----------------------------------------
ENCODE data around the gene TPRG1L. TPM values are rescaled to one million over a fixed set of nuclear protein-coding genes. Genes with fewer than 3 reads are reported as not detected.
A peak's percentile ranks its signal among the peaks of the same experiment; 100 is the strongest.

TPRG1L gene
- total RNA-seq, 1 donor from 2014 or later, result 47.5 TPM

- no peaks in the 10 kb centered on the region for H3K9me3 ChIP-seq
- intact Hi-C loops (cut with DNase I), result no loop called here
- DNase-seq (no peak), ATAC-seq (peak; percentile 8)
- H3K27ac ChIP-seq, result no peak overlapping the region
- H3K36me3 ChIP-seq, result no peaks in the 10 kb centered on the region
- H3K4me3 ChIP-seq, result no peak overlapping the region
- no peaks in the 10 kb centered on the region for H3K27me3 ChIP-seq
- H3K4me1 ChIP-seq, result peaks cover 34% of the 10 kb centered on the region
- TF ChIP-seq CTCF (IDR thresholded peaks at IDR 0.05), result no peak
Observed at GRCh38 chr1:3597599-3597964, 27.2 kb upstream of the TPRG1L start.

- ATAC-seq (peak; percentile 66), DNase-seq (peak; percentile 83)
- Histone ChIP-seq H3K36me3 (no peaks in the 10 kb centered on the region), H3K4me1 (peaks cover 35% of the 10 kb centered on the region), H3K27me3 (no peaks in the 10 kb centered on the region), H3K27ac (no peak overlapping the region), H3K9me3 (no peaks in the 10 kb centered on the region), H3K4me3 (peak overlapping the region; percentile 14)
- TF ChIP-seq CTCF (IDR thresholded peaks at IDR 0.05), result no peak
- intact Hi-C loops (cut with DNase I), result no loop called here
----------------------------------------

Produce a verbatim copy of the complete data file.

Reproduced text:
ENCODE data around the gene TPRG1L. TPM values are rescaled to one million over a fixed set of nuclear protein-coding genes. Genes with fewer than 3 reads are reported as not detected.
A peak's percentile ranks its signal among the peaks of the same experiment; 100 is the strongest.

TPRG1L gene
- total RNA-seq, 1 donor from 2014 or later, result 47.5 TPM

- no peaks in the 10 kb centered on the region for H3K9me3 ChIP-seq
- intact Hi-C loops (cut with DNase I), result no loop called here
- DNase-seq (no peak), ATAC-seq (peak; percentile 8)
- H3K27ac ChIP-seq, result no peak overlapping the region
- H3K36me3 ChIP-seq, result no peaks in the 10 kb centered on the region
- H3K4me3 ChIP-seq, result no peak overlapping the region
- no peaks in the 10 kb centered on the region for H3K27me3 ChIP-seq
- H3K4me1 ChIP-seq, result peaks cover 34% of the 10 kb centered on the region
- TF ChIP-seq CTCF (IDR thresholded peaks at IDR 0.05), result no peak
Observed at GRCh38 chr1:3597599-3597964, 27.2 kb upstream of the TPRG1L start.

- ATAC-seq (peak; percentile 66), DNase-seq (peak; percentile 83)
- Histone ChIP-seq H3K36me3 (no peaks in the 10 kb centered on the region), H3K4me1 (peaks cover 35% of the 10 kb centered on the region), H3K27me3 (no peaks in the 10 kb centered on the region), H3K27ac (no peak overlapping the region), H3K9me3 (no peaks in the 10 kb centered on the region), H3K4me3 (peak overlapping the region; percentile 14)
- TF ChIP-seq CTCF (IDR thresholded peaks at IDR 0.05), result no peak
- intact Hi-C loops (cut with DNase I), result no loop called here